Engineers and inventors often mention that what inspires them is a problem without a good solution. Indeed, in this issue’s Engineering column, Henry Petroski describes how his own use of an unused ice-cube tray as an improvised pill organizer led him to investigate the features of more sophisticated pill containers.
But once invented, technologies seem to take on a whole new life, with their uses radiating into other fields when people see how an existing technology might be adapted to help with their own problems. Those who can envision ways to turn technologies to novel uses are innovators too.
For instance, lidar (light detection and ranging) was developed in the 1960s and found an early use in measuring clouds, but the technology gained more notice when it was used in the 1971 Apollo 15 mission to map the Moon’s surface. Today, as described in “Estimating Ancient Populations by Aerial Survey,” airborne lidar is being used in archaeology, to better assess the locations and sizes of ancient settlements, revising estimates of population in the New World before European contact.
Other adaptations reveal still more unforeseen uses of technologies originally developed to address different needs: High-powered microscopes that can help identify feather types have aided in preventing bird-airplane collisions (Technologue); quantum chemistry simulations can help direct reactions and improve medications (Perspective); artificial intelligence algorithms can independently create and title works of art (Arts Lab); and mathematical simulations can help researchers understand heart arrhythmias (Sightings). Even in the area of wildlife management, ubiquitous computing power makes it possible to crunch large data sets to determine the degree to which regulations are based on research (“Is Wildlife Conservation Policy Based In Science?”).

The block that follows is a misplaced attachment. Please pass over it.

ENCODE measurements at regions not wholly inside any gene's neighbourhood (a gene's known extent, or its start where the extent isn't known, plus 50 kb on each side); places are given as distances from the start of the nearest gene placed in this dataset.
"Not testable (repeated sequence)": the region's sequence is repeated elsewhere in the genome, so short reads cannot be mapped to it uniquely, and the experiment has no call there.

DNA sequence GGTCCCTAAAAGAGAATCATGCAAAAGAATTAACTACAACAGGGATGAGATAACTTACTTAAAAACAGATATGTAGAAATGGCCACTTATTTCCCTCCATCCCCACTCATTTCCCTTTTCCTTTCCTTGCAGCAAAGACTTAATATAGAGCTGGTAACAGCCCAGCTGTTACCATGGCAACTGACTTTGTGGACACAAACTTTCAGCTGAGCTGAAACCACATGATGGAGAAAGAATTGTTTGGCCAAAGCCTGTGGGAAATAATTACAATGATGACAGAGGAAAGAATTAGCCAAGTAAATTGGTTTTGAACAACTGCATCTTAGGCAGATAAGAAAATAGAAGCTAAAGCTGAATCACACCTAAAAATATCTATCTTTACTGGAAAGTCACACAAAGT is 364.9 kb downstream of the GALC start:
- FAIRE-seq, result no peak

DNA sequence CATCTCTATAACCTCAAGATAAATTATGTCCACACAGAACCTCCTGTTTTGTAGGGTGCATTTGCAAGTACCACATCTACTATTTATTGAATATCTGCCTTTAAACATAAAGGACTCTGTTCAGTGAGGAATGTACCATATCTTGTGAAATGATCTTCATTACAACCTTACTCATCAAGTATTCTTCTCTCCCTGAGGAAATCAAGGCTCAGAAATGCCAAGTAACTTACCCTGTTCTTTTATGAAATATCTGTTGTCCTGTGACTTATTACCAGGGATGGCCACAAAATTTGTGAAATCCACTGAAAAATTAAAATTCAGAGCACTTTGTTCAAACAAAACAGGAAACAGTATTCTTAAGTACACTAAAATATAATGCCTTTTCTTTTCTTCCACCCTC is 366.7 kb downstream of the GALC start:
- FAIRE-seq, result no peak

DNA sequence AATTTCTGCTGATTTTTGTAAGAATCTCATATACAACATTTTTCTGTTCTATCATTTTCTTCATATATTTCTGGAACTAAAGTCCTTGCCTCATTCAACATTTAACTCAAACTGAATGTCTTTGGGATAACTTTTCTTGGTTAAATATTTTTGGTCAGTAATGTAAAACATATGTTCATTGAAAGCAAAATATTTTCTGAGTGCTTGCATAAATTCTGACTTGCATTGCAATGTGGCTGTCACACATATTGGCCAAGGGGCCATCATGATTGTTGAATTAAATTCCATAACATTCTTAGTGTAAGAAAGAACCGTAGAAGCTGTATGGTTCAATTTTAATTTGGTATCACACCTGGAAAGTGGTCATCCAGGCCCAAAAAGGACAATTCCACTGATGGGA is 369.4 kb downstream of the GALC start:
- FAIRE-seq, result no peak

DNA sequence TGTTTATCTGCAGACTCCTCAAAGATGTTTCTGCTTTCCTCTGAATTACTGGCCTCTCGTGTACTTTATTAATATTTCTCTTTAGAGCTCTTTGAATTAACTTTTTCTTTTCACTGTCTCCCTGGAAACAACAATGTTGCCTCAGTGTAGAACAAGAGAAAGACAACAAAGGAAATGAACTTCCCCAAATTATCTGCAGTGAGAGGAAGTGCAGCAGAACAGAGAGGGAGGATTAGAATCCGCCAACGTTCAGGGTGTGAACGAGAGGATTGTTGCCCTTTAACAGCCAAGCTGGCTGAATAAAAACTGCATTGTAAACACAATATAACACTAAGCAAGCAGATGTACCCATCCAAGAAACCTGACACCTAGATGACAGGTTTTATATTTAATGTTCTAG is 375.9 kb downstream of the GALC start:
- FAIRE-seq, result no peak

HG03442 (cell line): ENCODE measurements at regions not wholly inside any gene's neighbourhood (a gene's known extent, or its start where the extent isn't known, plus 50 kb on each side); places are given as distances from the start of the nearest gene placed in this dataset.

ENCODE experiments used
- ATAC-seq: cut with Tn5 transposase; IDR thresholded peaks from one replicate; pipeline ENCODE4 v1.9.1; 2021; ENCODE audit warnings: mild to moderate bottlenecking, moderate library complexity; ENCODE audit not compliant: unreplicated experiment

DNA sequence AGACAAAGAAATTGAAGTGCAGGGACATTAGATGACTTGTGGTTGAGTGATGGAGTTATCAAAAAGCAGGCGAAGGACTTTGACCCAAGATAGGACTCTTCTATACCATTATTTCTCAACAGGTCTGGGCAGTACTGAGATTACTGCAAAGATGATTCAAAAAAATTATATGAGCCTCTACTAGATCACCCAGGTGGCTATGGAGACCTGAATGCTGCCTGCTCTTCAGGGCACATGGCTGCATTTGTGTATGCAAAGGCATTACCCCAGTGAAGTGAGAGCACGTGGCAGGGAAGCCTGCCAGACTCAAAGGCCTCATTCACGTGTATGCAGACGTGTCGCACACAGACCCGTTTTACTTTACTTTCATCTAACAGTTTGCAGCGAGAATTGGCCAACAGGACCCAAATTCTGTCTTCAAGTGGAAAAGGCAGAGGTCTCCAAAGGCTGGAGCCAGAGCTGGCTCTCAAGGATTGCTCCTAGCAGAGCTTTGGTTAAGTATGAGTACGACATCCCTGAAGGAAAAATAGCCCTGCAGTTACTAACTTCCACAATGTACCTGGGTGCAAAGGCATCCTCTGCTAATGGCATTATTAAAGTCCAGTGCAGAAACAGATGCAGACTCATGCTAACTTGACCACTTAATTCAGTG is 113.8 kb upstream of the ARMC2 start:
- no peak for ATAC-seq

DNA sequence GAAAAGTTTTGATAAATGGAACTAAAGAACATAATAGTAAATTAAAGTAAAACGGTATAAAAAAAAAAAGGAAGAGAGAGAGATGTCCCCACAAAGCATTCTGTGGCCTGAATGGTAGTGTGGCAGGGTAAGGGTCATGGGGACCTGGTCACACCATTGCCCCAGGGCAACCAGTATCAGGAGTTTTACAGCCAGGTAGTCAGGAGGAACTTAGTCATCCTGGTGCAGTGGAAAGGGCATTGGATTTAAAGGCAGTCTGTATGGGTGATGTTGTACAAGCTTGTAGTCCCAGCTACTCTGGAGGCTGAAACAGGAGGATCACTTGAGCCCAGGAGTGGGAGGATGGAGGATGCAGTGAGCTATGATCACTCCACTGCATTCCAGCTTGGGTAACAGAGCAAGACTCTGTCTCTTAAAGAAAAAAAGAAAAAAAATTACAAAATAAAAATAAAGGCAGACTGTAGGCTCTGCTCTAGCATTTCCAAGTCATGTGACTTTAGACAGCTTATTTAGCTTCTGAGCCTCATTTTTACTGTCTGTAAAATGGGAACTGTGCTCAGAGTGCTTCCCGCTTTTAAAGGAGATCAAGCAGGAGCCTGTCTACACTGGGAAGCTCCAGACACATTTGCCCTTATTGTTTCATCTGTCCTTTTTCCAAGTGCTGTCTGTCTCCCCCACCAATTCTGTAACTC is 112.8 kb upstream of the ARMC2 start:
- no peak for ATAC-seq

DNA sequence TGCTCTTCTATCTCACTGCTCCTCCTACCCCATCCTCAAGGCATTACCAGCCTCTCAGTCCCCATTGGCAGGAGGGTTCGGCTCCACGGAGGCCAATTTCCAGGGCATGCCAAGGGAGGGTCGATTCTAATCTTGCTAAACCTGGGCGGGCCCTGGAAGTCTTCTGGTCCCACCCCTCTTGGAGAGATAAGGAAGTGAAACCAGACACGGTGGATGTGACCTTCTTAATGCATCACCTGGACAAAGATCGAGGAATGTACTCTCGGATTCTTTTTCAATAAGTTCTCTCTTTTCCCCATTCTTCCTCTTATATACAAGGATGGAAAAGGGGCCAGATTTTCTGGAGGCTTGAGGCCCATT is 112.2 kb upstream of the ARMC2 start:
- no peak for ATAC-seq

The fact that these innovative uses of technologies have gone beyond what their inventors initially envisioned is a testament to the incremental nature of science; we are reminded that inventions rarely spring from the inspiration of a single individual. In this issue’s Nightstand section is an excerpt of a history of computing that looks at the many people behind computing milestones, from the Jacquard loom to the trackball.
Indeed, nowhere is the myth of the lone inventor more examined in this issue than in “Random Paths to Frequency Hopping.” The article digs into the past of technologies that jump a signal across a range of frequencies to prevent eavesdropping. The legendary early Hollywood film star Hedy Lamarr copatented a technology in this area, and recently, popular internet memes have used this patent to credit her with invention of modern wireless technologies. Lamarr’s patent is a fascinating story in itself, and demonstrates that anyone with an interest in science and technology, no matter what their background, can make contributions to research. But the tale only benefits from being told honestly and in the context of the many inventions that both preceded and followed that work. It’s difficult to include that sort of context in a quick internet meme, but we hope that the fuller history inspires up-and-coming scientists. There’s still plenty of room to adapt and innovate, and great insights await.—Fenella Saunders (@fenellasaunders)